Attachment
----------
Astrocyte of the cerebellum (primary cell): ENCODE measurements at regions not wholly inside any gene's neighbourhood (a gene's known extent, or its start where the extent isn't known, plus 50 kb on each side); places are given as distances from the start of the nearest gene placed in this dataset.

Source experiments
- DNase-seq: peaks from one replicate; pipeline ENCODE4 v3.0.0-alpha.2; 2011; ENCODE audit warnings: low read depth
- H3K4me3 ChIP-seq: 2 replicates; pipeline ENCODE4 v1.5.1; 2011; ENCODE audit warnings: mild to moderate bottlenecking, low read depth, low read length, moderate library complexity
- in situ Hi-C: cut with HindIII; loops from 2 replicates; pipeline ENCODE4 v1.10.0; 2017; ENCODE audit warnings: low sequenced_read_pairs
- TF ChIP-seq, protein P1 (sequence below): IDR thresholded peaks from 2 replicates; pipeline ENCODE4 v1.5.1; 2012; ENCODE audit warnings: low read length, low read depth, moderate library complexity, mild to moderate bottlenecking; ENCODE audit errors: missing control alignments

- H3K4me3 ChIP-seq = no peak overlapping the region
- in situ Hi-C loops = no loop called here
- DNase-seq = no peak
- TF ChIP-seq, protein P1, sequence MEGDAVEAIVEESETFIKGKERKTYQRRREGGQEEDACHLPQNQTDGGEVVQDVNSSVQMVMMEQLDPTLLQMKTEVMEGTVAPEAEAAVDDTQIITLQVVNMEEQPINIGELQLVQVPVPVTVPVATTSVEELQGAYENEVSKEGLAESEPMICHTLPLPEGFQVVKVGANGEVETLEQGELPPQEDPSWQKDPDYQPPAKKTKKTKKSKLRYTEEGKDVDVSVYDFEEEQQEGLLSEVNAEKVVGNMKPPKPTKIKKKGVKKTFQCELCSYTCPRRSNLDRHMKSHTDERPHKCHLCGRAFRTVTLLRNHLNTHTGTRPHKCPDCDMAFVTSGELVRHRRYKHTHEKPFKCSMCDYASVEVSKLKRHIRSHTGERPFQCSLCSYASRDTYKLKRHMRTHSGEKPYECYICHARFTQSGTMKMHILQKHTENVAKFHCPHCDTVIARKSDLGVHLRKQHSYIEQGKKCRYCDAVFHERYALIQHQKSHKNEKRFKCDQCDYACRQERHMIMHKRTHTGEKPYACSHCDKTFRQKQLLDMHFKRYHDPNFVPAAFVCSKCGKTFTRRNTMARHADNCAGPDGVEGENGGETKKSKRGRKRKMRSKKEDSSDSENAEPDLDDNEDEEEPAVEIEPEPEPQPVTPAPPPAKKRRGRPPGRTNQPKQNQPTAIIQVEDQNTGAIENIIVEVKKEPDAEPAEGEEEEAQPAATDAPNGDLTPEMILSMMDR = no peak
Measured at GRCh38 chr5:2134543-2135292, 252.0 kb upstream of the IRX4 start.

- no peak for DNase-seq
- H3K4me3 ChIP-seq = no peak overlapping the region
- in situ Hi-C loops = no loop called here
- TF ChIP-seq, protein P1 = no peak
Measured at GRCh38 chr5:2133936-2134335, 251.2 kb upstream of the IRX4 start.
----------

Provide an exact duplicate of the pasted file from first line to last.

Astrocyte of the cerebellum (primary cell): ENCODE measurements at regions not wholly inside any gene's neighbourhood (a gene's known extent, or its start where the extent isn't known, plus 50 kb on each side); places are given as distances from the start of the nearest gene placed in this dataset.

Source experiments
- DNase-seq: peaks from one replicate; pipeline ENCODE4 v3.0.0-alpha.2; 2011; ENCODE audit warnings: low read depth
- H3K4me3 ChIP-seq: 2 replicates; pipeline ENCODE4 v1.5.1; 2011; ENCODE audit warnings: mild to moderate bottlenecking, low read depth, low read length, moderate library complexity
- in situ Hi-C: cut with HindIII; loops from 2 replicates; pipeline ENCODE4 v1.10.0; 2017; ENCODE audit warnings: low sequenced_read_pairs
- TF ChIP-seq, protein P1 (sequence below): IDR thresholded peaks from 2 replicates; pipeline ENCODE4 v1.5.1; 2012; ENCODE audit warnings: low read length, low read depth, moderate library complexity, mild to moderate bottlenecking; ENCODE audit errors: missing control alignments

- H3K4me3 ChIP-seq = no peak overlapping the region
- in situ Hi-C loops = no loop called here
- DNase-seq = no peak
- TF ChIP-seq, protein P1, sequence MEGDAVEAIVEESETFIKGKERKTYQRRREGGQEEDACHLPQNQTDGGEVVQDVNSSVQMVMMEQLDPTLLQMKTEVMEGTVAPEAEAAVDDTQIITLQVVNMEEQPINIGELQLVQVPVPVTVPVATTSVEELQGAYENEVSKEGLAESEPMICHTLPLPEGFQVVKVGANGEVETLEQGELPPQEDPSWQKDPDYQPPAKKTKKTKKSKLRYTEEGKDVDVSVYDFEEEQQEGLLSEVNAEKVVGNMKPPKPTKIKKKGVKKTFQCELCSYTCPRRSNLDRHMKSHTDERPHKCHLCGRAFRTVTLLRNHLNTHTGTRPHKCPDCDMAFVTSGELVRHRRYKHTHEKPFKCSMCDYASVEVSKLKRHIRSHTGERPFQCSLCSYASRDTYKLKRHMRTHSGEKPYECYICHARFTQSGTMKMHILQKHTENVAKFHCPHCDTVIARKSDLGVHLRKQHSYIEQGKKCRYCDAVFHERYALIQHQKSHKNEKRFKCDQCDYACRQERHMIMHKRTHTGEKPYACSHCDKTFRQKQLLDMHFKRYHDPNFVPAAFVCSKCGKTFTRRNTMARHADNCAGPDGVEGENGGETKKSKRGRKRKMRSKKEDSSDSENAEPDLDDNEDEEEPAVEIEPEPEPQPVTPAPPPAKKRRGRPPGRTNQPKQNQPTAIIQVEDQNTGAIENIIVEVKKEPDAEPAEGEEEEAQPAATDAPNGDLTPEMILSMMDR = no peak
Measured at GRCh38 chr5:2134543-2135292, 252.0 kb upstream of the IRX4 start.

- no peak for DNase-seq
- H3K4me3 ChIP-seq = no peak overlapping the region
- in situ Hi-C loops = no loop called here
- TF ChIP-seq, protein P1 = no peak
Measured at GRCh38 chr5:2133936-2134335, 251.2 kb upstream of the IRX4 start.